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Hungary: Open borders allowed East Germans to flee 25 years ago

Wednesday 10, September 2014

It’s not often that a single sentence can send a photographer rushing into action, but Hungarian photographer Barnabas Szabo did not have to hear more than that of then-Hungarian Foreign Ministrer Gyula Horn’s televised announcement 25 years ago to grab his cameras.

For months the Iron Curtain – which had divided the Soviet Bloc from Western Europe since the end of World War II – had been fraying. Now, on 10 September 1989, as Szabo recalls, Horn “announced on the public TV Sunday evening news program that at midnight Hungary would open its border with  Austria and let East German refugees leave the country. After the very first sentence I jumped up, took my camera, ran to my old Trabant and set off for the border.”

The effect of Hungary’s momentous decision was freedom for tens of thousands of East Germans who had been streaming into Hungary, one of the freer countries in the Soviet sphere, since May. At first they found refuge in the West German embassy, but as numbers grew, refugee camps were set up in Budapest and on the shores of the popular holiday spot, Lake Balaton.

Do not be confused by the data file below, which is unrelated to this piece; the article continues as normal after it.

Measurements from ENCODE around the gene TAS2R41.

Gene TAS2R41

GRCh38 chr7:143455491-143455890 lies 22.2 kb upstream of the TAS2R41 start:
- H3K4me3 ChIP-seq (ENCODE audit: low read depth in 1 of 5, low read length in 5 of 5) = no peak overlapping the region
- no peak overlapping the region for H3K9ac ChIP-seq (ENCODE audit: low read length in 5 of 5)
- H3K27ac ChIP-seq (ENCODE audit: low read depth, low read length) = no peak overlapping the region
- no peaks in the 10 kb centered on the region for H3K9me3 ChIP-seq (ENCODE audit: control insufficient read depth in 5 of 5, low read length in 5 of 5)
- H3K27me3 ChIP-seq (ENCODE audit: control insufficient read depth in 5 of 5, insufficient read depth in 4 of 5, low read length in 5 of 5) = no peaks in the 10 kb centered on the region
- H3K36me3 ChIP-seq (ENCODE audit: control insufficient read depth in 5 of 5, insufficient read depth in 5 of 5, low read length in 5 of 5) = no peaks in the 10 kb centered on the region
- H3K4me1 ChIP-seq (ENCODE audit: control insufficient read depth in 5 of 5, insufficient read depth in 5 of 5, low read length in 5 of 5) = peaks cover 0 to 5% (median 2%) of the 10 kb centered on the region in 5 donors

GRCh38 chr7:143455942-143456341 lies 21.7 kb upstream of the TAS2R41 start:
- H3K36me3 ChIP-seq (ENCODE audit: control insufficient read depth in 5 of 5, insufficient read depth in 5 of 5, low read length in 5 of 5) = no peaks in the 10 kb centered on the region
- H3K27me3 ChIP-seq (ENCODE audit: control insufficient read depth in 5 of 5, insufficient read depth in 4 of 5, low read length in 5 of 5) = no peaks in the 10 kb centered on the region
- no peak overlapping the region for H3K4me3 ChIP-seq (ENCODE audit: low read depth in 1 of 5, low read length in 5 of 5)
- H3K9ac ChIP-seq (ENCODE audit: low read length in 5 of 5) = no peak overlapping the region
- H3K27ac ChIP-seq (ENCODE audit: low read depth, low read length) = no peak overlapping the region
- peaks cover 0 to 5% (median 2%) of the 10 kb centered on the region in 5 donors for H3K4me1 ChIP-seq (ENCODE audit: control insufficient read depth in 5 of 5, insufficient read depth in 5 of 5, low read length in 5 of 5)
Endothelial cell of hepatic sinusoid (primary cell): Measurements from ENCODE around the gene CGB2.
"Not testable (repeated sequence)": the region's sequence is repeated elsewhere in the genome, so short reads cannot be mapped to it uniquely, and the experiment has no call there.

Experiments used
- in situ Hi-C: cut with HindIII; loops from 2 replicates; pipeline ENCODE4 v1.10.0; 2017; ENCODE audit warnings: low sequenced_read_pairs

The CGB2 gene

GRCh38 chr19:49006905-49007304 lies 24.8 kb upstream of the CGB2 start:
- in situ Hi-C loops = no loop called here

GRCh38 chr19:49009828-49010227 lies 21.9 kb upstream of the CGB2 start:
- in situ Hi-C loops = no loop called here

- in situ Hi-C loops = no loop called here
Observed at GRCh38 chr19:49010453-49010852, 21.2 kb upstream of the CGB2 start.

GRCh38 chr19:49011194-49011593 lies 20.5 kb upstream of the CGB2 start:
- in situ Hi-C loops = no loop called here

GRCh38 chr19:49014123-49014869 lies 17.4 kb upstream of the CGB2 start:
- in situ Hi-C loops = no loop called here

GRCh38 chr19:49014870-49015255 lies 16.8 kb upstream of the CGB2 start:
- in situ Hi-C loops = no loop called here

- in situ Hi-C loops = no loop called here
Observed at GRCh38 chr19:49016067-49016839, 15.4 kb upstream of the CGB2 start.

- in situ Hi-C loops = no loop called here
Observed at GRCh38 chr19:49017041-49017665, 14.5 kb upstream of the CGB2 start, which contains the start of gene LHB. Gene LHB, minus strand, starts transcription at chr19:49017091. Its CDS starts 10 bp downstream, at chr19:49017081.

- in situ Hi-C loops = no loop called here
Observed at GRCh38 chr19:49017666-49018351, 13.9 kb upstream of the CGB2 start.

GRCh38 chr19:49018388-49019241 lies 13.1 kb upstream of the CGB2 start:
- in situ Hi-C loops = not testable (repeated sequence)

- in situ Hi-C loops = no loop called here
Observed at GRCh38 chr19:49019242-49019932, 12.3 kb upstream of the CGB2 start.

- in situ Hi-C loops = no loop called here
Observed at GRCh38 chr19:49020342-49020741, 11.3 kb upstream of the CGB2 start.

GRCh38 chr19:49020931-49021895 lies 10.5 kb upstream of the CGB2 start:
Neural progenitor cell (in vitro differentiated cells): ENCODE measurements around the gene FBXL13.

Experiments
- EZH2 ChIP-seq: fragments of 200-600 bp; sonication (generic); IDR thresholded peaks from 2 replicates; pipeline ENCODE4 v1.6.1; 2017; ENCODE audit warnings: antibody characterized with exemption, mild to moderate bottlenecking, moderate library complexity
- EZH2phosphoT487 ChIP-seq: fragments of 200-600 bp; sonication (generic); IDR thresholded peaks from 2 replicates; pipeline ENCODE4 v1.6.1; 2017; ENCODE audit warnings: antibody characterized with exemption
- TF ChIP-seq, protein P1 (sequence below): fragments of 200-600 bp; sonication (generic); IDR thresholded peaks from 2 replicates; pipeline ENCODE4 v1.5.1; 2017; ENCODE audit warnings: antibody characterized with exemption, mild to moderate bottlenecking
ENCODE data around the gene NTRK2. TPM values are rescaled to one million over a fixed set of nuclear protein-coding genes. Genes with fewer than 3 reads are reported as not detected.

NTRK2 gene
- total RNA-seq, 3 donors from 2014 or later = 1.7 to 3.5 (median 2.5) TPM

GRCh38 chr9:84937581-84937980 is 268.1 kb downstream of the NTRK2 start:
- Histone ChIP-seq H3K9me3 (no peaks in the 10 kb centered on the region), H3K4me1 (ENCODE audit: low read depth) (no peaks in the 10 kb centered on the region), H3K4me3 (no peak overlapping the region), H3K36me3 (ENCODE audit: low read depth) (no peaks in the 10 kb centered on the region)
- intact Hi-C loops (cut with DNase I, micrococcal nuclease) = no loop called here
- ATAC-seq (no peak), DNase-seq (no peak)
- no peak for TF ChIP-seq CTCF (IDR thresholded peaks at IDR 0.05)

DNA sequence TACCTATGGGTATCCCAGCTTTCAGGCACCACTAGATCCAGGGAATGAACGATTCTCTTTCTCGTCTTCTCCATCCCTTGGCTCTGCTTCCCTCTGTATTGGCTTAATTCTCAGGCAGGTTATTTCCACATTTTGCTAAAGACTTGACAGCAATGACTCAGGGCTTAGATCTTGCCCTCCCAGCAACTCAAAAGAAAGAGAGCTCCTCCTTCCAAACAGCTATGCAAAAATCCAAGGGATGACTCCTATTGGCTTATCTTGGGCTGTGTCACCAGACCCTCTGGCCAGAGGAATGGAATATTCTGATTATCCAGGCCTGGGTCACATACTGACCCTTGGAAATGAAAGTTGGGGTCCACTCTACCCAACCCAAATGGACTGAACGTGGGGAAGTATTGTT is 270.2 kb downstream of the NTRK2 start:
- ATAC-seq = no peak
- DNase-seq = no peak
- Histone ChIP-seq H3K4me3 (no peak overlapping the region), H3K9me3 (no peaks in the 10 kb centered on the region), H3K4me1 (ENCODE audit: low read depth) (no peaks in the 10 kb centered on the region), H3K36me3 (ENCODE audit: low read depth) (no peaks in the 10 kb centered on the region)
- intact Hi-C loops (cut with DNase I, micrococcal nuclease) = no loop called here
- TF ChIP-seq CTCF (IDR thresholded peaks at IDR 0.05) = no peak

The collapse of the Berlin Wall followed less than two months later. Communism was swept from Eastern Europe by the end of 1989.

The determination of the refugees never to return was evident in the belongings they abandoned in the camps. Another Hungarian photographer, Tamas Szigeti, who visited the abandoned refugee camp at Csilleberc the following day, recorded the haste in which people departed, leaving clothes, clothes, toys and even half-cooked dinners. Old belongings no longer offered security. No matter how uncertain the new life beckoning to them on that day 25 years ago, the East Germans were clearly ready to leave fear and the Communist dictatorship behind forever.

By Ernő Simon

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